What is it your project manager, your project team, your project customer, and your senior management really wants from the project manager? What key qualities are you looking for? A good right hook? Probably not. For me it comes down to these top 5 things...
Can help drive good, detailed requirements. The project manager who can comprehend customer business processes quickly and turn them into a functional design with the team and creates detailed requirements from that functional design is invaluable to the organization. It's like a great football quarterback who can look at the defense and read the defense. He can see what they are planning for and respond accordingly. And win. Winning is good. I always say that detailed, complex, well documented requirements are the lifeblood of the project and getting started on design and development from great requirements is a major stepping stone to success. And those same requirements will be a major component of a successful user acceptance testing (UAT) session later in the project as your getting very close to a signed off deliverable project to the customer and end user community.
Can manage project teams effectively. Resource management, communication, conflict resolution, mentoring - these are all good qualities for a project manager to possess in order to successfully lead teams on productive and winning projects. But it's more than that. It's high integrity, honesty, follow up and follow through, confidence, and the ability to make decisions and delegate tasks and not waiver, but still be open to team feedback and communication. Yes, you are leading the team, but not micromanaging them or oppressively managing the team. It's a cohesive, collaborative process and a back and forth input, absorption and follow through process. The project manager needs to be able to listen as well and as much as they speak – it will go miles toward successful leadership of the project team.
Exudes confidence. The effective and efficient project manager also must exude confidence. That's actually very important for any leader in order to be respected and followed. The project manager often must make tough decisions without much data or info to back them up and if they are lacking confidence the team and the customer will sense that and be concerned about the project manager's ability to lead a successful Project. You don't want to go there. Be confident, standby your actions, your decisions and task delegations even if there is pushback. But at the same time, recognize and admit your mistakes.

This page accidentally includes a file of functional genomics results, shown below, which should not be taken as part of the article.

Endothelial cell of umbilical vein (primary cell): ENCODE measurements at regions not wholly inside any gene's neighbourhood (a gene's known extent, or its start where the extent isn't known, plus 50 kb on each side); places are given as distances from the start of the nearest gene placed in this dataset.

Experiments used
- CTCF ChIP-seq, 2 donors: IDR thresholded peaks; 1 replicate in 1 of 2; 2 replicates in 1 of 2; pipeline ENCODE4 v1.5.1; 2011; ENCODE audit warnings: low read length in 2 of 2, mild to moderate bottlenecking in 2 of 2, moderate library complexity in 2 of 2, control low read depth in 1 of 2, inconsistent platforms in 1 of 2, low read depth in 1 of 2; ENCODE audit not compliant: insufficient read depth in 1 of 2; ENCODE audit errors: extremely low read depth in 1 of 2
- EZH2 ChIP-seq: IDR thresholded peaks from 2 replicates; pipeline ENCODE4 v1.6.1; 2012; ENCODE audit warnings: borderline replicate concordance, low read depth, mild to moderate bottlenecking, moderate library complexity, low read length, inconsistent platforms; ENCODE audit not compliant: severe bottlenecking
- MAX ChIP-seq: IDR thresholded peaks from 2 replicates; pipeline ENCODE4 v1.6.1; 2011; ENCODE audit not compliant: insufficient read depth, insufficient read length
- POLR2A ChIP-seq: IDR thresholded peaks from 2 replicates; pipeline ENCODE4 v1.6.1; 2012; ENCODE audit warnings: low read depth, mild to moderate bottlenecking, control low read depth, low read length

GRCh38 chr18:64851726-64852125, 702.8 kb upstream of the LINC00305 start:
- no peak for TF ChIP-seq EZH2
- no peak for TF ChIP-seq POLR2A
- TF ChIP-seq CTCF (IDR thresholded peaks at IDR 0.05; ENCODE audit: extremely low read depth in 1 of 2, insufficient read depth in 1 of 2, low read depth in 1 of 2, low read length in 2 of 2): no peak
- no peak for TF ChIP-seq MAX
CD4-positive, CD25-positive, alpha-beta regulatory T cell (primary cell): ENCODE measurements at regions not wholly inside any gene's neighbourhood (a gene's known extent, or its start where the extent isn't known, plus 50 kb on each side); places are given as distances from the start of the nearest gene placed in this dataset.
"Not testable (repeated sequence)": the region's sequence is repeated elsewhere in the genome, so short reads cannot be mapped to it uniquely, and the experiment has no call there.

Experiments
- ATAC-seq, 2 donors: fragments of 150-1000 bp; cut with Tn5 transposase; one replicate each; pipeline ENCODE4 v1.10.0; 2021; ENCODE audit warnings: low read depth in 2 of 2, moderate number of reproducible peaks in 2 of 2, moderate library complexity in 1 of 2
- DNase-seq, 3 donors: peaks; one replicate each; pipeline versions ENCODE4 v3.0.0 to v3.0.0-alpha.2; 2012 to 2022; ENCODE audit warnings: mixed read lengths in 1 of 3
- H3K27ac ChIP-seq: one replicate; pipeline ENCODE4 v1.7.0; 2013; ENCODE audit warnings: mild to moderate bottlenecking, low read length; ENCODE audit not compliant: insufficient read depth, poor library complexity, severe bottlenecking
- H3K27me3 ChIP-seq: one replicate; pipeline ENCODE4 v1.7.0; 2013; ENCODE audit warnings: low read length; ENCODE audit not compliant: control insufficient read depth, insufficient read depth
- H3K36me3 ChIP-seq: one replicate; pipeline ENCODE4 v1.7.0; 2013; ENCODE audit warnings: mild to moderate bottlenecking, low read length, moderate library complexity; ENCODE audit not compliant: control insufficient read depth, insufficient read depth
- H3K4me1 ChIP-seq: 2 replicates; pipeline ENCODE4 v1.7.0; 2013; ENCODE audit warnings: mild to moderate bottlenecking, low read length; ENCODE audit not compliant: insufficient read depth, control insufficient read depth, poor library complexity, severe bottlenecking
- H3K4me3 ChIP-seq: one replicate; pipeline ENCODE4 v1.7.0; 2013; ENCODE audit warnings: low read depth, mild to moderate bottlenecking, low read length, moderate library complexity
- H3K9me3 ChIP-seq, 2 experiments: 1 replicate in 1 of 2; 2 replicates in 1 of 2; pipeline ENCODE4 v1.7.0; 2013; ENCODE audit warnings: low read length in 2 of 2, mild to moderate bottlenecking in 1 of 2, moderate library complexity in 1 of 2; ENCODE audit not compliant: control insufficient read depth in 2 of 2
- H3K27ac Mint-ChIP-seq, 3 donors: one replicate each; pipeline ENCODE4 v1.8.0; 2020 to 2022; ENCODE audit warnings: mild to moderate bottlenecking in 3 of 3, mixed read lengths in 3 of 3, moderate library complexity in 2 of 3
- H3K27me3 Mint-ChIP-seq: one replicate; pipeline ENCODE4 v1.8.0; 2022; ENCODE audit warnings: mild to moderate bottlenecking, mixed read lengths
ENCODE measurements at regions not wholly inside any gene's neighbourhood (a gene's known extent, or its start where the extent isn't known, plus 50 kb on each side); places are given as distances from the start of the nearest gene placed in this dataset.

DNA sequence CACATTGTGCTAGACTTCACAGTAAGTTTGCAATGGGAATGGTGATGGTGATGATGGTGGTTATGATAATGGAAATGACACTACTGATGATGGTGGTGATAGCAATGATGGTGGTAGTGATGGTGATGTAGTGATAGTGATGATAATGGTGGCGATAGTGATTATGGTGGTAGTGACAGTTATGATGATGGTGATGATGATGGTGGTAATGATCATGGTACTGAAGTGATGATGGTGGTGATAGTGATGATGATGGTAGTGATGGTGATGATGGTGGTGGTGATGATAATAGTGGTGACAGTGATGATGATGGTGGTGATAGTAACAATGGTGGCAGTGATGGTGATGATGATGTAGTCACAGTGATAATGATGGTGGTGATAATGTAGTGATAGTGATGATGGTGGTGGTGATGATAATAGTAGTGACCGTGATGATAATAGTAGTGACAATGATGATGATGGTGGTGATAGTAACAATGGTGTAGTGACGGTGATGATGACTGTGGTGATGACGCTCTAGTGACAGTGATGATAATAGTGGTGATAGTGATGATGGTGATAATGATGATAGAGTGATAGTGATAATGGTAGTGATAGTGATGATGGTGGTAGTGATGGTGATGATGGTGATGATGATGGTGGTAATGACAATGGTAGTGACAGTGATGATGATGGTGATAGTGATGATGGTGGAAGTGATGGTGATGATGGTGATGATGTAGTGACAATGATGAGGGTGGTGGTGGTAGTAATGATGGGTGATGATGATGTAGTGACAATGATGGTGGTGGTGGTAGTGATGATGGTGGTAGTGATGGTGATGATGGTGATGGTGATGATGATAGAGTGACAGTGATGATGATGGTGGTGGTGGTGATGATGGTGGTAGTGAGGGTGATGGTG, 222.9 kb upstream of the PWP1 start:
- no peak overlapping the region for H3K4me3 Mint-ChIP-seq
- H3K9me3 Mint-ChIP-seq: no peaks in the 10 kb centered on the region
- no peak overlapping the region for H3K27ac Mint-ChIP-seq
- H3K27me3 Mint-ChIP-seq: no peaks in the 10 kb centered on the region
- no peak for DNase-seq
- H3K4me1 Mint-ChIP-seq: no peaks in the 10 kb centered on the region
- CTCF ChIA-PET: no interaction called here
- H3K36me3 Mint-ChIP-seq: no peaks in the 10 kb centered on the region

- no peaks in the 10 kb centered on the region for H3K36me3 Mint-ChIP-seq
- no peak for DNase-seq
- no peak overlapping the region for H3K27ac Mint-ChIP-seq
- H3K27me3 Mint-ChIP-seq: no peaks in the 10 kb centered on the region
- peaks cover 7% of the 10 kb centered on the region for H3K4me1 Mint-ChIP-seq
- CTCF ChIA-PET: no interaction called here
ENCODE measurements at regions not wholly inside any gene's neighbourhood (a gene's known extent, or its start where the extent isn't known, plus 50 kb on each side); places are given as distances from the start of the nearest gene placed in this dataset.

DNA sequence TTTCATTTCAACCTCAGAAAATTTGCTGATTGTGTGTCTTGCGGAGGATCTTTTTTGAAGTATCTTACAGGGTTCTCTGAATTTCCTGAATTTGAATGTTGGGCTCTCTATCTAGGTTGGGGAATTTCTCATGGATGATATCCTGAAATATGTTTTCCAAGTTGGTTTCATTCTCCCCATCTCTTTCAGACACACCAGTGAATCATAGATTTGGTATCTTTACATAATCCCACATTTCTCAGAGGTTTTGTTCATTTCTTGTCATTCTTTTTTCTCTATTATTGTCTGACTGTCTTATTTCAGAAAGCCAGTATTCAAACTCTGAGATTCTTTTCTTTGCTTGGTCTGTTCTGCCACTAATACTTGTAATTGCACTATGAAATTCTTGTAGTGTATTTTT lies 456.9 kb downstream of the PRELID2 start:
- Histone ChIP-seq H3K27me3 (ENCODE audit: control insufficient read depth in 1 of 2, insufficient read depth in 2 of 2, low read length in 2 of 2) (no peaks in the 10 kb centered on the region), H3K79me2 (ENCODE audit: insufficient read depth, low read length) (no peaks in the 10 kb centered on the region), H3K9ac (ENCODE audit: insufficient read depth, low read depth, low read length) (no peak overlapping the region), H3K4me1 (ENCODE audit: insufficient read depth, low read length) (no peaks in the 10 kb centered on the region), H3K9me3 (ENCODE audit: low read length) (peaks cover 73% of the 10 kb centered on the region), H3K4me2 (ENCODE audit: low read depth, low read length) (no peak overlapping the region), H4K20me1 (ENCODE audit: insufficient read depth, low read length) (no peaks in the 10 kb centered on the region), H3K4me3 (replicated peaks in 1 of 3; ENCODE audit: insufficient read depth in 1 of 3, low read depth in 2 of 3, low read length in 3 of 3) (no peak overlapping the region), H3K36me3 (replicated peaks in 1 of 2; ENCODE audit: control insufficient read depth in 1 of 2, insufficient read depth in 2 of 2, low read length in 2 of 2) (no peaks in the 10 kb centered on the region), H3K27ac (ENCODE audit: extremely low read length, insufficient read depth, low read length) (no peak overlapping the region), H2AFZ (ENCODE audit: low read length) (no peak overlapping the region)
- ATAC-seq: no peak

Cares about the customer. Customer passion, understanding and empathy are all good qualities of the effective and successful project manager. Feeling accountable to the customer and living by my personal motto of "you're only as successful as you're last customer thinks you are..." will help the project manager stay focused on one of the key ingredients of project success - customer satisfaction. Customers need and want a high level of communication and many touch points and frequent updates on most projects to stay confident in the delivery team and feel good about the project. And that's ok – it's their money you're working with so they have that right.
Summary / call for input
The bottom line on the project manager who will best serve the project, the team, the customer and the project manager is one who is experienced, has the right tech knowledge coming in, is confident and ready to make decisions and lead a team. He's been around the block – knows when to act and when to get more info, knows how to lead a customer, knows how to maintain the productivity of a skilled team, and knows how to facilitate good and effective communication. Everyone has to start somewhere so all new business analysts are novices at some point, but most that I've worked with were either project managers or tech leads before becoming business analysts so they were already a step ahead of everyone else.
Readers – what's your take on this? If you're a project manager, where did you come from – and why be a project manager? What drove you into the position... need, desire?